Not only are some maximalist outfits “unflattering,” but some of what we’re seeing worn is not generally considered “wearable” in the first place. Unconventional fashion has taken the world by storm in what can be considered a type of art form. Another TikTok user, Myra Magdalen (@myramagdalen), has drawn attention for using industrial velcro to attach remotes, clocks, keyboards, and even an Edward Cullen lunchbox to herself as part of her outfits, bringing a straightforward sculptural quality to her style that doesn’t overthink itself. The fact that she uses mundane household objects—albeit not all of us have entire collections of old electronics—perpetuates the idea that anyone can do this more so than runway art does.
While maximalism may be obtainable, it is not necessarily practical, especially if we’re talking about trying to run errands while large inanimate objects are stuck to you. I don’t consider myself a maximalist but I do love to try new things when it comes to clothes. Of course, this doesn’t mean I always feel comfortable in any “weird” or “maximalist” outfit. Sometimes I don’t feel like being stared at in the post office or at the dentist. Other times I do. One of the benefits of a small liberal arts college campus is having a community that encourages creative expression. It’s easy for me to take for granted the fact that while at school, I don’t often have to think about whether it’s safe for me to dress the way I want or whether I will be taken seriously enough.
While the possibilities associated with maximalism are seemingly endless, not everyone has the means, effort, or confidence to abandon every social norm that dictates how we get dressed in the morning. It’s true that the movement might be a passing social media trend, just like everything else. As the massive amount of content available at our literal fingertips continues to grow with no sign of stopping, it is worth wondering whether content creators are simply grasping at whatever will hold a user’s attention, even if it’s just for a few seconds. This mentality breeds the outrageous and makes it easy to write off maximalism as something to scrutinize and gawk at. Still, I for one am excited to see how maximalism will inevitably influence fashion and the way we choose to be creative. Just like the way runway designs and silhouettes make their way eventually to the fast fashion racks in a muted, evolved form, I am sure maximalism will eventually infiltrate fashion as a whole, perhaps without us immediately realizing the relation to its origins.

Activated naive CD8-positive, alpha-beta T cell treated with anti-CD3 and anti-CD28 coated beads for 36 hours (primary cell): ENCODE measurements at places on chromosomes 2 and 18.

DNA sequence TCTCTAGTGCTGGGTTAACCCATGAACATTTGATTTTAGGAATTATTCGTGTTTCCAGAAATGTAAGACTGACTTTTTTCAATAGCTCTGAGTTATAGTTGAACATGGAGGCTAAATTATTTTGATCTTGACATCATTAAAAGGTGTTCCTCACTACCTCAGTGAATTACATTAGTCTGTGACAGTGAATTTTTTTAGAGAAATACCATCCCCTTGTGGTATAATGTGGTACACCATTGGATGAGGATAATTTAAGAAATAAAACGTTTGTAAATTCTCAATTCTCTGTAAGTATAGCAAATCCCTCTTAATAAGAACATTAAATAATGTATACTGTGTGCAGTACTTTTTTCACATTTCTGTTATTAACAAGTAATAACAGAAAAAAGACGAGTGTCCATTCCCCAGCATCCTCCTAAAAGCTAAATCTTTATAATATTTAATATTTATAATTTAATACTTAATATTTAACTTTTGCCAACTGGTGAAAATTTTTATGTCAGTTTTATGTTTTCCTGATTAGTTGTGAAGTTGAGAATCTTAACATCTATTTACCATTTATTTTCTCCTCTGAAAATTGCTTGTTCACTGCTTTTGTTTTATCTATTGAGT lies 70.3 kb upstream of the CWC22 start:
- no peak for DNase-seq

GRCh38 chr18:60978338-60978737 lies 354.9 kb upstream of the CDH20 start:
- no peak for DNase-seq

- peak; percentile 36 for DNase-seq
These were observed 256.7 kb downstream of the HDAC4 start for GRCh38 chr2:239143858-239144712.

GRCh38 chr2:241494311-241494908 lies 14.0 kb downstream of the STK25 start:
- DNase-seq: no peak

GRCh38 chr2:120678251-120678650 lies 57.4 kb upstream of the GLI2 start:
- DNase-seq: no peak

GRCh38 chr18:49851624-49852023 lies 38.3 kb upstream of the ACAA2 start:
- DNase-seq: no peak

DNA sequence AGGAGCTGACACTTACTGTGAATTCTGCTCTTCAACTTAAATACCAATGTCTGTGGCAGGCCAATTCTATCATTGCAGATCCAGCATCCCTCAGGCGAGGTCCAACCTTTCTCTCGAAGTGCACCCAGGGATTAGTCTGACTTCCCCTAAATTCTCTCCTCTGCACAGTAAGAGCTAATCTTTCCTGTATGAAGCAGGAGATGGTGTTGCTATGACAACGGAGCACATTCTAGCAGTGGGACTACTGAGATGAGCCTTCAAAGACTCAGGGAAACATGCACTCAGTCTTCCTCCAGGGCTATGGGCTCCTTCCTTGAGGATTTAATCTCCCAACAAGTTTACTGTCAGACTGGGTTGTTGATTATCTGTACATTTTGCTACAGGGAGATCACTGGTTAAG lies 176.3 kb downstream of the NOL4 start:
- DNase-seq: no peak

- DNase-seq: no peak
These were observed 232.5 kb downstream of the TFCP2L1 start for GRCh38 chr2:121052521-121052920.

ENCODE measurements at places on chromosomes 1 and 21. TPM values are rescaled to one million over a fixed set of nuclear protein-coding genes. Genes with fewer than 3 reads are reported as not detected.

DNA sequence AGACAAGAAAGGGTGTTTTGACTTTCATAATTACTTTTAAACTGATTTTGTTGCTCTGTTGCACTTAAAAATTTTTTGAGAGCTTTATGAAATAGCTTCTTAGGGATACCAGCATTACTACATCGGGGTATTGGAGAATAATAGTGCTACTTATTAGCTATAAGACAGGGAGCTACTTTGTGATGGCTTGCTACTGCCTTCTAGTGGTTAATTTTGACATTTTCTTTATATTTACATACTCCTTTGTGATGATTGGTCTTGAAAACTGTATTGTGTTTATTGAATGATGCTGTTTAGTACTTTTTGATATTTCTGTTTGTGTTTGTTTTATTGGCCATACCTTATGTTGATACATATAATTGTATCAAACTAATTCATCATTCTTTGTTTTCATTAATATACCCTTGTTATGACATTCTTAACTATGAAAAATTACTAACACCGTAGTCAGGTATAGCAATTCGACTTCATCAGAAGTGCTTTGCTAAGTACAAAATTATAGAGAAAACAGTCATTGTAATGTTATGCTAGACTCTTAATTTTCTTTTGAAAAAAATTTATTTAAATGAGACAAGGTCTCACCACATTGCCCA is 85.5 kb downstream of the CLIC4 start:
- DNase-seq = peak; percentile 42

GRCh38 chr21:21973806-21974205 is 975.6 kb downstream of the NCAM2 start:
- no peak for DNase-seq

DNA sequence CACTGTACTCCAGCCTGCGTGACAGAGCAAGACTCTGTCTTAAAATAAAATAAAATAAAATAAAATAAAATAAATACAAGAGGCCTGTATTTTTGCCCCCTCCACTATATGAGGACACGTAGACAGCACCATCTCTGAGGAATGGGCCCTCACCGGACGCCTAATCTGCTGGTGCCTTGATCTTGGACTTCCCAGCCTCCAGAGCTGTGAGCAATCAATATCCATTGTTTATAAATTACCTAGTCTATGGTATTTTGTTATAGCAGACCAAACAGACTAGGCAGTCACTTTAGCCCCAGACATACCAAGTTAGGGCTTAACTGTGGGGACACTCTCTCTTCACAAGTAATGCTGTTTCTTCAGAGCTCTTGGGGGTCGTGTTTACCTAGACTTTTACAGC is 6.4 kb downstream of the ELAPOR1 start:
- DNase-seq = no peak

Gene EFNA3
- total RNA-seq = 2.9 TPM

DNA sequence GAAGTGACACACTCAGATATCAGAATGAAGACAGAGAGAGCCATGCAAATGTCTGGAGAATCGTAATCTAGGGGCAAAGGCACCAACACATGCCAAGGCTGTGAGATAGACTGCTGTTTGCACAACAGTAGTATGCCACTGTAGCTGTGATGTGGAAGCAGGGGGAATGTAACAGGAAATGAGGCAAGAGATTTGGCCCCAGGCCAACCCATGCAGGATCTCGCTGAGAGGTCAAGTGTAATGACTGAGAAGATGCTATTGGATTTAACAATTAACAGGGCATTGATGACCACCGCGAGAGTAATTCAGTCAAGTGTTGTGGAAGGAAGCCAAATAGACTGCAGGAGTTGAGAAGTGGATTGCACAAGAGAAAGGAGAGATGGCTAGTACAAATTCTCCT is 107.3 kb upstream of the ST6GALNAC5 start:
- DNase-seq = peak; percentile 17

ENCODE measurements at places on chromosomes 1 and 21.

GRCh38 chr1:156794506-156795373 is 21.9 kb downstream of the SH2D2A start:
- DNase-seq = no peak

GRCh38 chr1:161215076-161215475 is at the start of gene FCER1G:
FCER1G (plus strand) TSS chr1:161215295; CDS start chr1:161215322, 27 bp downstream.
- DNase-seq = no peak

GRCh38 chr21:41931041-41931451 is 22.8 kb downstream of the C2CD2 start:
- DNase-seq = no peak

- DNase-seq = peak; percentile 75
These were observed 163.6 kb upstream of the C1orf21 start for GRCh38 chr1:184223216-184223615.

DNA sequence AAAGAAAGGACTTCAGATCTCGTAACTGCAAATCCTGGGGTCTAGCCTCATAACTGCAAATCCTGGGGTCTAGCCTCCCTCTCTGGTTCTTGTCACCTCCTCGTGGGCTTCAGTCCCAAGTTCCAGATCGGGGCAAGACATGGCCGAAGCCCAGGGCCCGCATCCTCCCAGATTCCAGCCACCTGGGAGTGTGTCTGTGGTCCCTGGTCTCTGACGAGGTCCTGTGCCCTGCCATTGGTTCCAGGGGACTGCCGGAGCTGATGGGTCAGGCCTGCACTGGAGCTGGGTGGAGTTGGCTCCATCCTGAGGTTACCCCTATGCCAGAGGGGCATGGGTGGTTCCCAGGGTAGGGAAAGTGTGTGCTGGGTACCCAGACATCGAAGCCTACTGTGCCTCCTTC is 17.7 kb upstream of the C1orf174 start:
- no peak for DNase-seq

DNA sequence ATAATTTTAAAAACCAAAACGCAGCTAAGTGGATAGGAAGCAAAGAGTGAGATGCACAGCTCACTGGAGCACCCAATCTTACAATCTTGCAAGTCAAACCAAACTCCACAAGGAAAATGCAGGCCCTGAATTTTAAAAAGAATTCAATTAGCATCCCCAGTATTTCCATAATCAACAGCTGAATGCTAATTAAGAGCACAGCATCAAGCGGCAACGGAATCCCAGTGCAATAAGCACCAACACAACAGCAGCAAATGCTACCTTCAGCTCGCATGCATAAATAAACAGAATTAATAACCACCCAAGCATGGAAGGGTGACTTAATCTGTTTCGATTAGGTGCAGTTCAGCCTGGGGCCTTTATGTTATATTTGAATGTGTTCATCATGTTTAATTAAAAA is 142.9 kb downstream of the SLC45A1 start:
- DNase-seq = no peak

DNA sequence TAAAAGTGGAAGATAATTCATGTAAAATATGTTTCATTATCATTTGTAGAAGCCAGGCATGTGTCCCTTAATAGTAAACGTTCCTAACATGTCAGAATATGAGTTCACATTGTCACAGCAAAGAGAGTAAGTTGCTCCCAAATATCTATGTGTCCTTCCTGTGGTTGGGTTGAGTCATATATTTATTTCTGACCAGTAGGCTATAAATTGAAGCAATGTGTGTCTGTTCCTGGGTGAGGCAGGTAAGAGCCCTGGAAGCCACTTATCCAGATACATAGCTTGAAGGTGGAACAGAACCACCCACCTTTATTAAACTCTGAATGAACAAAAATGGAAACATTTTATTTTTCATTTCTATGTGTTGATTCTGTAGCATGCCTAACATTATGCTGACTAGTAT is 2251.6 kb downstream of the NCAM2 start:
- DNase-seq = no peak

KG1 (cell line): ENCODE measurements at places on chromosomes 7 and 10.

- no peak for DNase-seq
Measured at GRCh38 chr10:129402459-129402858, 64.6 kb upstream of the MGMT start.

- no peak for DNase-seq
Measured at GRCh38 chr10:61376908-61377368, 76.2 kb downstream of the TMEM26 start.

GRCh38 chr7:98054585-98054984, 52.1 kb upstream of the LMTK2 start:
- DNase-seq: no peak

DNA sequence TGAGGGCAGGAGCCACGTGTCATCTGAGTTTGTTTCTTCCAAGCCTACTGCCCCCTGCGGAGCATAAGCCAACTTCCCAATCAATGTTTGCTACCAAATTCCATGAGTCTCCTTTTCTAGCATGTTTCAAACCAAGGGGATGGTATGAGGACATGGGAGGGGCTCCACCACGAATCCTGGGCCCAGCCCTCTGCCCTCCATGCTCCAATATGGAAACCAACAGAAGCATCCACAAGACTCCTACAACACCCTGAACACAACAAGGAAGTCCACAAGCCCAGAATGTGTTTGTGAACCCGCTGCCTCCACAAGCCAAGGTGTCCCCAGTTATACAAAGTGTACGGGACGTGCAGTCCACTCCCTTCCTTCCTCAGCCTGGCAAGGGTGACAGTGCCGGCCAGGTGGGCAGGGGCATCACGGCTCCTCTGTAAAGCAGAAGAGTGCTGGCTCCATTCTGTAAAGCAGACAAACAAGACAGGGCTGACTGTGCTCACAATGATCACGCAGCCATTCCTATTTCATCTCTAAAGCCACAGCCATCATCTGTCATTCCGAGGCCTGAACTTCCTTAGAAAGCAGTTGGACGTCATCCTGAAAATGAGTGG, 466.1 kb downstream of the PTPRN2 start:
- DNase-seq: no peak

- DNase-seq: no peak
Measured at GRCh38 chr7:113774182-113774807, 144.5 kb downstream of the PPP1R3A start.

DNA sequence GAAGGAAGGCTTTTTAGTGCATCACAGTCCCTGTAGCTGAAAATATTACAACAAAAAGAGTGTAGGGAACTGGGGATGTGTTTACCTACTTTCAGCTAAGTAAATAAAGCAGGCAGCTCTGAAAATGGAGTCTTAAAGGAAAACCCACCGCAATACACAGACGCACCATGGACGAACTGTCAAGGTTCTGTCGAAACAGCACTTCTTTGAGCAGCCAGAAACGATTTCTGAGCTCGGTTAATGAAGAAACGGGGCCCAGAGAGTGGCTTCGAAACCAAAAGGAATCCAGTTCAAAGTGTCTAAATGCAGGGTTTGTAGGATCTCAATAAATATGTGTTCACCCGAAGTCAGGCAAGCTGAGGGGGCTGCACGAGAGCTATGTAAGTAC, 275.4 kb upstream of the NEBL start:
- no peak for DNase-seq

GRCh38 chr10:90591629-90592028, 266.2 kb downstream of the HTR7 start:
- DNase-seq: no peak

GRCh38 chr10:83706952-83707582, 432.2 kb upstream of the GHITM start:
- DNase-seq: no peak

While I previously emphasized fashion’s predictability, there is still room for it to surprise us. Just take the future for example. We have been predicting space age fashion for decades now, where we’re all clad in silvery metallic jumpsuits and moon boots à la The Fifth Element. And while I am still holding out hope, this doesn’t seem to be in the cards anytime soon. I don’t think maximalism will become “mainstream.” I also don’t think there needs to be some huge race to come up with the next never-before-seen-trend. I am perfectly happy to keep creating new from old. After all, once you accept the fact that every idea has already been done before, the creative world of fashion and beyond becomes your oyster.
Emma Kendall can be reached at [email protected].